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Q&A with MoviePass CEO Mitch Lowe on the company's future

MoviePass has been under intense scrutiny this year amid concerns about its long-term financial stability. The company's CEO insists the future is bright.

Mitch Lowe, the CEO of the subscription-based ticketing service MoviePass, is used to facing skepticism in Hollywood. As one of the co-founders of Netflix, he is all too familiar with the challenges of turning a disruptive business into a major player and household name.

MoviePass has been under intense scrutiny in recent months amid concerns about its long-term financial stability. Lowe, for his part, insists that reports of the company's demise have been greatly overstated. And he thinks the future is bright for his insurgent app.

He shared his thoughts with NBC News this week. Here is part of that conversation, edited for length and clarity.

NBC News: Helios & Matheson, the data firm that owns most of MoviePass, has had a tough time at the stock market this week. Do you feel like Wall Street has confidence in the company?

I'm really not the person to comment on those questions. I'm focused on the business and focused making a really great company, and I have 100 percent confidence in [Helios and Matheson CEO] Ted Farnsworth coming to the table to fund our growth despite what the market believes. I think people will be greatly surprised over the years on what we accomplish and what we're able to do.

Image: Mitch Lowe Interview
Mitch Lowe, chief executive of MoviePass.David Paul Morris / Bloomberg via Getty Images file

How would you respond to critics who are already writing the company's obituary?

[Laughs] I'd say they're going to be very surprised. Of course, I think they're wrong. I really have a hard time understanding why people don't understand how subscription businesses grow. You know what sometimes makes me mad? No one questioned 20 years of losses for Amazon. No one questions that Spotify has spent $8 billion on music royalties but only brought in $6 billion in revenue.

Spotify has lost billions of dollars. Amazon has lost billions of dollars. We're losing tens of millions of dollars, and people want to write us off. We are the fastest-growing entertainment subscription service ever. We're not well over 3 million subscribers and growing.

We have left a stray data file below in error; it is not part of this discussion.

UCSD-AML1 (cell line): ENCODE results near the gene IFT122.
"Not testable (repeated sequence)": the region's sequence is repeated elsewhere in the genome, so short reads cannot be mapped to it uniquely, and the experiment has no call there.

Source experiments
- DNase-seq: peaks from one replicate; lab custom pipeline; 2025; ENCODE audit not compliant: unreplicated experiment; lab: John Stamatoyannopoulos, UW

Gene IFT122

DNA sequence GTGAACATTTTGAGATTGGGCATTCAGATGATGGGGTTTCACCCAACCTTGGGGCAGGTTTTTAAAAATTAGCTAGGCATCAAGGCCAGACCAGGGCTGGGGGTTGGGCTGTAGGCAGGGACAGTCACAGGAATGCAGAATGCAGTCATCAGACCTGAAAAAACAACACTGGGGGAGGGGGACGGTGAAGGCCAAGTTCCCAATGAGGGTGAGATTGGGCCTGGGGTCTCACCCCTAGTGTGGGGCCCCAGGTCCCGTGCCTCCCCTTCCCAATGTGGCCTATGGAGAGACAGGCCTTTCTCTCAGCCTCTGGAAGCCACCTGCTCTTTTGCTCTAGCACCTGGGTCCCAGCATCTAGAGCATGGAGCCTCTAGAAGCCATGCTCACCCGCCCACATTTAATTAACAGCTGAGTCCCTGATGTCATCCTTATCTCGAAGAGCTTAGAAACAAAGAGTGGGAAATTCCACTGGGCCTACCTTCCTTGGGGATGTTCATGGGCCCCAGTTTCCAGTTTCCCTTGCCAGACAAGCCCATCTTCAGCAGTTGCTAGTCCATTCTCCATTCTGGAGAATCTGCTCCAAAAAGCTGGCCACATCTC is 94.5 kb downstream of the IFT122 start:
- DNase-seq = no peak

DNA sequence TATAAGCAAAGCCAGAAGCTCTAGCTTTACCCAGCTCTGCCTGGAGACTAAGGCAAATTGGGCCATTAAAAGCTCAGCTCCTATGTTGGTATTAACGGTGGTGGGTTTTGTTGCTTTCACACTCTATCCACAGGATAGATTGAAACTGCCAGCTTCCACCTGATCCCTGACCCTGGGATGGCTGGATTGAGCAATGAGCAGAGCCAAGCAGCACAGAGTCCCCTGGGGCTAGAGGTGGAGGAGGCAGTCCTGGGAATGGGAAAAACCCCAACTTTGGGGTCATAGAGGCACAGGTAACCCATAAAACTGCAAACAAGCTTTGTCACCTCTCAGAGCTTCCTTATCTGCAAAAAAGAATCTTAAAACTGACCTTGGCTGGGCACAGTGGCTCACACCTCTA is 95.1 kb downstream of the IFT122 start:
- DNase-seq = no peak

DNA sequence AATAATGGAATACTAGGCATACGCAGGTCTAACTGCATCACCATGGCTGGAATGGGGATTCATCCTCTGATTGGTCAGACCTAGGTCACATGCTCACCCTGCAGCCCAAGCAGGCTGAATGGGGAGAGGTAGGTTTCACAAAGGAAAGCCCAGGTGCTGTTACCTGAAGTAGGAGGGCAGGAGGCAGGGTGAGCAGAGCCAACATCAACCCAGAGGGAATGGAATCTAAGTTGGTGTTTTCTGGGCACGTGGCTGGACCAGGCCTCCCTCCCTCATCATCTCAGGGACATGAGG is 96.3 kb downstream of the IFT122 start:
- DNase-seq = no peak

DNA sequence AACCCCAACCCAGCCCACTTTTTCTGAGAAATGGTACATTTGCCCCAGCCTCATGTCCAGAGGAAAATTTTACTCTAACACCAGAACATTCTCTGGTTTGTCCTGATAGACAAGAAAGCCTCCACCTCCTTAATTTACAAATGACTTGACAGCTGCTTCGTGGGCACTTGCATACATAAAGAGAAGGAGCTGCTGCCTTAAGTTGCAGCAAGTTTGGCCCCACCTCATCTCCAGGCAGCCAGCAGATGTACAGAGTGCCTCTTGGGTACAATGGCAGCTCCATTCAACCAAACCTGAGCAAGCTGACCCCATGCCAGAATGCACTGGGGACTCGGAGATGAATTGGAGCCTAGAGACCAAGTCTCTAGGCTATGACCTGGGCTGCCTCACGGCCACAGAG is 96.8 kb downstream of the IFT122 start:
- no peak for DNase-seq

I think this is all generated by the big incumbent players who don't want to see us succeed. You can imagine who those are.

The big players in the industry, in the same way that Blockbuster tried to downplay Redbox and downplay Netflix, they are trying to both compete [with] and undermine our capabilities by putting this notion into the media that for some reason Spotify and all those companies can lose tens of millions, hundreds of millions, billions of dollars, yet MoviePass can't.

MoviePass is not the only ticket subscription service in the market. The biggest new entrant is AMC, which recently rolled out the Stubs A-List program. Can you comment on the new competition in the subscription space, particularly from AMC, the most dominant theater chain on the planet?

My mission is to re-energize moviegoing at the movie theater.

If you go back a year and look at the press, what they were saying about the future of going to the movies — everybody was doom and gloom, we're on a steady decline year over year.

But today, people are talking about the rebirth of the moviegoing business. It's up over 9 percent in the first half of the year. We believe we're responsible for an incremental 3 percent of the growth. We bought 6 percent of the tickets.

Let's say there's a future where, for whatever reason, MoviePass is not a player in the game. Do you feel like the movie industry will nonetheless move toward a subscription model, or will the entrenched players keep things the way they were?

I think that we have woken up AMC to understand that there are millions and millions of moviegoers who grew up on subscription and don't like the stress of trying to decide whether a movie [ticket] is worth $10. They want to be able to discover and explore going to the movies more often, and I think we're exiting this cocoon stage we've been in for the last 20 years and entering a more experiential phase where people do like to be more social and get out, go out with friends, laugh with 100 people around them.

I think, at the very least, we've woken up the giants to listen and respond to the changing trends.